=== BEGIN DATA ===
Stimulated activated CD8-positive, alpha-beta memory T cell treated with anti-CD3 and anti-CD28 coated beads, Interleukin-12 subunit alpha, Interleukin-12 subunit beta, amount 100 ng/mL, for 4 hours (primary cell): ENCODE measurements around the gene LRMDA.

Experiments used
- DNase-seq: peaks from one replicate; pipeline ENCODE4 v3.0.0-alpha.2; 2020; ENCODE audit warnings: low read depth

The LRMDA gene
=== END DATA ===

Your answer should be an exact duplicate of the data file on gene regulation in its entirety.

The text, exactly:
Stimulated activated CD8-positive, alpha-beta memory T cell treated with anti-CD3 and anti-CD28 coated beads, Interleukin-12 subunit alpha, Interleukin-12 subunit beta, amount 100 ng/mL, for 4 hours (primary cell): ENCODE measurements around the gene LRMDA.

Experiments used
- DNase-seq: peaks from one replicate; pipeline ENCODE4 v3.0.0-alpha.2; 2020; ENCODE audit warnings: low read depth

The LRMDA gene